New York Times - 08/28/1992
"...Bergman arrives in the very big time....A virtually nonstop scream of benign delirium, pop entertainment as revivifying as anything you're likely to see..."
USA Today - 08/28/1992
"...Many uproarious bits....[Nicolas Cage gives] a funny, over-the-top performance..."
Los Angeles Times - 08/28/1992
"...[Cage] once again displays the quintessential air of frenetic desperation....Sarah Jessica Parker not only looks appropriately attractive but also brings an essential down-to-earth sanity to the role..."
Chicago Sun-Times - 08/28/1992
"...There is a cheerfully rising tide of goofiness in Andrew Bergman's HONEYMOON IN VEGAS that is typical of his work..."
Uncut - 02/01/2007 3 stars out of 5 -- "[I]t fleetingly glitters with winning charm."
Total Film - 03/01/2007 3 stars out of 5 -- "Nic is on satisfyingly manic form, Caan is effortlessly menacing..."
Before Jack and Betsy take the plunge to become man and wife, Jack loses her in a poker game. In a wild, love-crazed pursuit to win her back, Jack flies from Vegas to Hawaii and then back to Vegas again hitching a return flight with the "Flying Elvises" (a group of sky-diving Elvis impersonators).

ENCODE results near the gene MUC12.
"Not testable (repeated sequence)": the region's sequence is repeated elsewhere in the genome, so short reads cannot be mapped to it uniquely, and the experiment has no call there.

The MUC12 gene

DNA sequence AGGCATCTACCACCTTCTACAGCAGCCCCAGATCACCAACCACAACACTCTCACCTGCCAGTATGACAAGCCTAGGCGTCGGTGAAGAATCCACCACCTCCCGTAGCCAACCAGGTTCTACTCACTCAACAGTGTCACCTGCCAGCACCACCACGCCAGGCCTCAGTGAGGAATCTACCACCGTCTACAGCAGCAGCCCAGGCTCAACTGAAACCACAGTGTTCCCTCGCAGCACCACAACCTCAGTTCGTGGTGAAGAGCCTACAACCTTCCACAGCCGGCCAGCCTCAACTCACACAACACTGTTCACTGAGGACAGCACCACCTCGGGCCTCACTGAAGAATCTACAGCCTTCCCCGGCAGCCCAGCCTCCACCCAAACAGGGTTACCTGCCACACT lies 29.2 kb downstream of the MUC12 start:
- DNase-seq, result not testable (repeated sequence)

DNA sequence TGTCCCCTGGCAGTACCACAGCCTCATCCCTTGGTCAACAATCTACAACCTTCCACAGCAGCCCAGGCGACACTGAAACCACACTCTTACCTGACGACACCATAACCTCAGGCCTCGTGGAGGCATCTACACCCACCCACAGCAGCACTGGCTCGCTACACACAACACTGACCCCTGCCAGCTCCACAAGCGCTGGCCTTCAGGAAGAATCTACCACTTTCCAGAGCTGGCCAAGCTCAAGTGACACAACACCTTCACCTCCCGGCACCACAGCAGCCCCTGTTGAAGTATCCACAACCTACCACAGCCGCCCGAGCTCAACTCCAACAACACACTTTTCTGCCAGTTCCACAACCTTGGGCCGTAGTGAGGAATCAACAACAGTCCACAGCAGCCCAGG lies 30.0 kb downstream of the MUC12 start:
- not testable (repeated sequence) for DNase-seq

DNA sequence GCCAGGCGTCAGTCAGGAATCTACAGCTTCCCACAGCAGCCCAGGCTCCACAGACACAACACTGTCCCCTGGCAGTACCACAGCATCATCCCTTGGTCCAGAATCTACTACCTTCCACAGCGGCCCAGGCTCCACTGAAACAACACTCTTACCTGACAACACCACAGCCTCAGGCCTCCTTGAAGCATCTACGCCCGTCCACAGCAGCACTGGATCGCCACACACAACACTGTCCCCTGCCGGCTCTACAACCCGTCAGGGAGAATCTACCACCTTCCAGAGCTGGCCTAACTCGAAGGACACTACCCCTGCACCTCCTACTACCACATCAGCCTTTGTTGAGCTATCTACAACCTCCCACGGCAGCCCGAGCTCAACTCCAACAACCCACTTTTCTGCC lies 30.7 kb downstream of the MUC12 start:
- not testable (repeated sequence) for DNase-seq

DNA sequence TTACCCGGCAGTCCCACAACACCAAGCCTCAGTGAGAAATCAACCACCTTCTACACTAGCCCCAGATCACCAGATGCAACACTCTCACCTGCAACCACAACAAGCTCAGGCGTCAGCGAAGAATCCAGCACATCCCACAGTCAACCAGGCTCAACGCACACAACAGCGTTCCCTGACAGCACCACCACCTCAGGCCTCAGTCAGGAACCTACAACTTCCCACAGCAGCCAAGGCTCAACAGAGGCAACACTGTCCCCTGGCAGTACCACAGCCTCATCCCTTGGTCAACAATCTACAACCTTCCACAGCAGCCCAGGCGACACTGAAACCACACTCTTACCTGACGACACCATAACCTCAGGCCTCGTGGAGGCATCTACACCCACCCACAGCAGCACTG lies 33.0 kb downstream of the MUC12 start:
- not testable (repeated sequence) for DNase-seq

Private detective Jack Singer promised his mother, on her deathbed, that would never marry. Now, his girlfriend Betsy is threatening to leave him if he doesn't marry her. Jack decides, despite his fear and guilt, to give in to Betsy's demands. They fly off to Las Vegas where, in an attempt to postpone the wedding, Jack joins in a "hospitality" poker game with professional gambler Tommy Korman, who cheats Jack out of $65,000. Tommy offers Jack a deal: if Jack lends Tommy his girlfriend -- who coincidentally is the spitting image of Tommy's dead wife -- Tommy will forget about Jack's debt. Jack convinces Betsy to go along, and then, worried that he might lose Betsy forever, frantically tries to break up their weekend.
Las Vegas, Nevada |
Theatrical Release |
Shot in New York City, Las Vegas, Nevada and Hawaii in CFI color; prints by Technicolor.
Rated BBFC 12 by the British Board of Film Classification.